Many people experience a defining moment at some point in their career, an event that profoundly changes their outlook and impacts their professional direction in ways both large and small. Five years ago I had just such an experience, one that has shaped how I see myself, my career and the world around me.
Rewind to 2016. Professionally I was feeling itchy; I felt like I was at a turning point in my career, ready to take the next step and rise to new challenges. Over the previous five years, I had become adept at managing, motivating and supporting myself and I knew that leadership – managing, motivating and supporting others – was the next logical step in my journey. The problem was that I had difficulty picturing myself as a leader. To my mind a leader was someone who has it all figured out, someone who exudes confidence and know-how, someone great, someone powerful, someone who achieves exceptional things. I, quite frankly, considered myself none of those.
The thought of leading others was certainly intriguing, but I also found the notion deeply terrifying. When my employer offered me the opportunity to attend Leadership Niagara that year, my mind was a flurry of self-doubt.
“I’m not confident or successful enough to be a leader.”
“I’m not ready for this.”
“What if I fail?”
“What if everyone realizes I don’t belong here?”
It was precisely because of these doubts that LN became such a transformative experience for me. It was during my time in the program that I revised my definition of leadership and learned that many of my assumptions were simply off base. Here are just a few of the lessons I learned and continue to share with other self-described “unlikely leaders.”
While heads of government and CEOs tend to spring to mind when we think of leaders, anyone can be a leader, regardless of what’s written on their business cards or email signature. And, in fact, the community benefits from a diversity of leadership, as each individual brings their unique perspective and talents to the table. Put simply, leadership isn’t a title. It’s an attitude, a mindset, an acknowledgement of the power that every person inherently possesses to enact positive change and influence the lives of others.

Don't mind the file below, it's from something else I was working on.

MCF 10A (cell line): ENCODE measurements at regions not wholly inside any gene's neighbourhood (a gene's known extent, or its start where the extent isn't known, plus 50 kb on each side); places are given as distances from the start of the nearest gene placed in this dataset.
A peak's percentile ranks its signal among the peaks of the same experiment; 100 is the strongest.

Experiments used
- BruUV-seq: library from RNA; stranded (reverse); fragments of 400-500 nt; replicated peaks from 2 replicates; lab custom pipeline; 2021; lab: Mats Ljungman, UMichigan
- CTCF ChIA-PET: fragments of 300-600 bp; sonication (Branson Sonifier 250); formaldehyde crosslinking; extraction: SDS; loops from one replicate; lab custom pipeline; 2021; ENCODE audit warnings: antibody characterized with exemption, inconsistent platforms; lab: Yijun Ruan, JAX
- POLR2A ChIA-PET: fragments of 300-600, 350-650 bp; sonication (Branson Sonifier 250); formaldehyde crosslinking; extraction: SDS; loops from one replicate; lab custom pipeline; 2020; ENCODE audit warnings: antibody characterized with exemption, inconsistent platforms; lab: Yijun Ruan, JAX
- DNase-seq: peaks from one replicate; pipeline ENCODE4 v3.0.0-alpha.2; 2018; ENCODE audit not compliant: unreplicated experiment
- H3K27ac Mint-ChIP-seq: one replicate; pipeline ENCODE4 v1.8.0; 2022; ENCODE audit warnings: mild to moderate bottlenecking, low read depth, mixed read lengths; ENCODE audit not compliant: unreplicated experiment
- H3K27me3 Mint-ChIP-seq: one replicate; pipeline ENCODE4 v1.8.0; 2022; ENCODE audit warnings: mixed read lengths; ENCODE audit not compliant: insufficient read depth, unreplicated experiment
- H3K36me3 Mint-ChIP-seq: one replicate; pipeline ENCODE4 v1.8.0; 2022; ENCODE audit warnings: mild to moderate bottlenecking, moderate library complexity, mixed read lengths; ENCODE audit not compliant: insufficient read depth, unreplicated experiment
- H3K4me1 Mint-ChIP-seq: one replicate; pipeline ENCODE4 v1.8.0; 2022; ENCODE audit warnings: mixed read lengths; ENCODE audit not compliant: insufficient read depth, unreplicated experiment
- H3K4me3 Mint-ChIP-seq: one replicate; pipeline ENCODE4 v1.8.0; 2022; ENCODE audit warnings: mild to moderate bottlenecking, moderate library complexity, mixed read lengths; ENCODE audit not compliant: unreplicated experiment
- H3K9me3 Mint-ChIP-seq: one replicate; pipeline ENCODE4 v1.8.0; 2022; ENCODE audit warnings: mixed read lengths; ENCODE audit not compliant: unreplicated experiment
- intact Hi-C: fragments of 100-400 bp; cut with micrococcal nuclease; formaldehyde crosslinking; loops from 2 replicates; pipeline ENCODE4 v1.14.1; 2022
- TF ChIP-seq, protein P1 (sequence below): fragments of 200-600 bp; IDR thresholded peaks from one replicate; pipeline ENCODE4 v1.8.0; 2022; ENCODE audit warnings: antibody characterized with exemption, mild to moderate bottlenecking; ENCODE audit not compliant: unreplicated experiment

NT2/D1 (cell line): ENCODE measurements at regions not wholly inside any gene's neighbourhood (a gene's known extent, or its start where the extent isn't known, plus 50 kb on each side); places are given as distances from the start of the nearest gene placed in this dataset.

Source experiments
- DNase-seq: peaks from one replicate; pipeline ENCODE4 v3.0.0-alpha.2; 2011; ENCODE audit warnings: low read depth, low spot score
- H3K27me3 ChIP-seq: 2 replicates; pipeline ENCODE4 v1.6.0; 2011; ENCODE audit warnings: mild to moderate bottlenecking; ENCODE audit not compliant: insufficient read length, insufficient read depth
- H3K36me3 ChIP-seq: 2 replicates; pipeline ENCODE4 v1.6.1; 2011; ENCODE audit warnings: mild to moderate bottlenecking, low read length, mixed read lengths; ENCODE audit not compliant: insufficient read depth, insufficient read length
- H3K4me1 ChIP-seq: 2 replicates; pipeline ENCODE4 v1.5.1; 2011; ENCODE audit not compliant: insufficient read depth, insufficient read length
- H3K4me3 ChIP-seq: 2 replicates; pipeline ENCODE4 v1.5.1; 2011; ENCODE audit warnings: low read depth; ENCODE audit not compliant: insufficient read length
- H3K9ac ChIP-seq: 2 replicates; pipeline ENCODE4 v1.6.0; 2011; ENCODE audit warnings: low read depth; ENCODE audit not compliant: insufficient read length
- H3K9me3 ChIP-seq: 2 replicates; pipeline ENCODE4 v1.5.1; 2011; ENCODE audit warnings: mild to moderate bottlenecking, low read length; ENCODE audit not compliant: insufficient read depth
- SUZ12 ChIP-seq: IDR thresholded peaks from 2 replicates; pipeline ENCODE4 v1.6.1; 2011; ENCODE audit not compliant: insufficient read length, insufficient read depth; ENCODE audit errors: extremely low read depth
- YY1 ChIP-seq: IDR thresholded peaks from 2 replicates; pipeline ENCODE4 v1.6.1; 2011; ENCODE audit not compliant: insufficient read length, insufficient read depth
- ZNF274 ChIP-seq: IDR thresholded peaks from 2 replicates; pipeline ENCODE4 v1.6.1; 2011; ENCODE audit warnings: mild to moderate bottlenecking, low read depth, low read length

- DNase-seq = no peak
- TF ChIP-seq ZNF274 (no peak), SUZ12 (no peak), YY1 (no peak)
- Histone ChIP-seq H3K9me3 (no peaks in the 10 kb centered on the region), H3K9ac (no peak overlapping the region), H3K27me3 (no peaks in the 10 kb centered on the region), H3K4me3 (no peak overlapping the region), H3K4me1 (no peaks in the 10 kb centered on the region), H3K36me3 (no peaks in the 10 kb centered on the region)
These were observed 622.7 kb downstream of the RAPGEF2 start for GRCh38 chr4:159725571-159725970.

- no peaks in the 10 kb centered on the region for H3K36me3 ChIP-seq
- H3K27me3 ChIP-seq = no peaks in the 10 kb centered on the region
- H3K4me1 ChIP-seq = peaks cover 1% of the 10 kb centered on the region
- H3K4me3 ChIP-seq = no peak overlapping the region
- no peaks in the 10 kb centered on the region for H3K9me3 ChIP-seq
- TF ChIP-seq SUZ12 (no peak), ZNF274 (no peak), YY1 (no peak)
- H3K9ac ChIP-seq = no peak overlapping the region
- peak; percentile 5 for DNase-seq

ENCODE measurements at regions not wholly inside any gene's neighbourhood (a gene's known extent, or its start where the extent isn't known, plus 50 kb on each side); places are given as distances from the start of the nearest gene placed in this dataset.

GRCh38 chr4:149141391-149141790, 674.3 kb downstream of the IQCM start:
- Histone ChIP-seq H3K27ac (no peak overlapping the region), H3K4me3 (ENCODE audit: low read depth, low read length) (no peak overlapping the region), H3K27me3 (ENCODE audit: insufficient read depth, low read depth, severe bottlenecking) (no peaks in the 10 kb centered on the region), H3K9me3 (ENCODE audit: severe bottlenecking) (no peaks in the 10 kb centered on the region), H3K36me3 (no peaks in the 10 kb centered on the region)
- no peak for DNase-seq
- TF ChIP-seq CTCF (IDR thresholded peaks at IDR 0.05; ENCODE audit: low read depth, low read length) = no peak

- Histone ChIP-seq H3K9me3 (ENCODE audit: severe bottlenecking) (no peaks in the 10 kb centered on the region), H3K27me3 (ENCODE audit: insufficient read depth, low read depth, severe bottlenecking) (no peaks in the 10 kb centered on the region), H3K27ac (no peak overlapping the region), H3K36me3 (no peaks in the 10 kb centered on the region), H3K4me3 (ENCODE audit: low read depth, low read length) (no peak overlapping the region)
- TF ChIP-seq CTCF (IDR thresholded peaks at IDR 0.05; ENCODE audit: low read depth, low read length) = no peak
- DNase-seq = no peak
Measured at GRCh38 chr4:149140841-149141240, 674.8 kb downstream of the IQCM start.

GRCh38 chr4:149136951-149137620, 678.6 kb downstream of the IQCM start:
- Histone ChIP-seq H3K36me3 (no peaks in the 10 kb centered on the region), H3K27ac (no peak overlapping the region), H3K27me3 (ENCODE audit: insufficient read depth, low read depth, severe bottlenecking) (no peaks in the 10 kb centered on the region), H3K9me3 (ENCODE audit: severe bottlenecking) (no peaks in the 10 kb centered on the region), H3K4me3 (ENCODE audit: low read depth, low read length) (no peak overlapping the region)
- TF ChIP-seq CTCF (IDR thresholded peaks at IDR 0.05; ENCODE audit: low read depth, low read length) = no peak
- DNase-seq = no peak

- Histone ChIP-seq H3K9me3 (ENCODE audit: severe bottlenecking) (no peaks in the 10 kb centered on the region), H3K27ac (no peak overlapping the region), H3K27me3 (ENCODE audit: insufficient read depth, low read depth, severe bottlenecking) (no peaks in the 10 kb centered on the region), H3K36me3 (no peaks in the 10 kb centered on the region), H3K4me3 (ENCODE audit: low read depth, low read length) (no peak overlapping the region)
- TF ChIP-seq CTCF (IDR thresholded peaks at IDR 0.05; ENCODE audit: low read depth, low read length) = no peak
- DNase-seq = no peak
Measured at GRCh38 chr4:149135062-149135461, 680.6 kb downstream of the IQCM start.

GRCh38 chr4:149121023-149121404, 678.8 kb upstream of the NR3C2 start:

Despite what outdated leadership models may have you believe – namely that a good leader is stern, stoic and emotionally unreadable – emotions are not only acceptable in leadership, they play an important role. Effective leaders understand how emotions work, what impact they have on a team and how they influence our decisions. Emotional intelligence can lead to stronger teams, greater trust and more effective communication.
Leaders don’t actually have all of the answers. In fact, good leaders understand and acknowledge what they don’t know and take every opportunity to continue learning and growing. Good leaders don’t expect to be the smartest person in the room; instead, they surround themselves with talented people from whom they can continue to learn. They are hungry for knowledge and never believe they’ve learned all there is to know.
Communities need leaders. This is particularly true in a post-COVID world, as communities rebuild and look for new ways to adapt and prepare for an uncertain future. Whether it’s sitting on a board of directors, joining a committee, getting involved in local government, volunteering, or simply using your voice to raise awareness for an issue or cause, it is easier than you may think to leverage your unique talents in support of your community.
Attending Leadership Niagara was an important step in my professional journey, helping me redefine leadership and showing me that it comes in all shapes and forms. After graduating from the program I set about looking for opportunities to apply my newly acquired leadership skills. I moved into a new role within my organization and when an opportunity presented itself to join the LN board of directors, well, let’s just say it felt like kismet.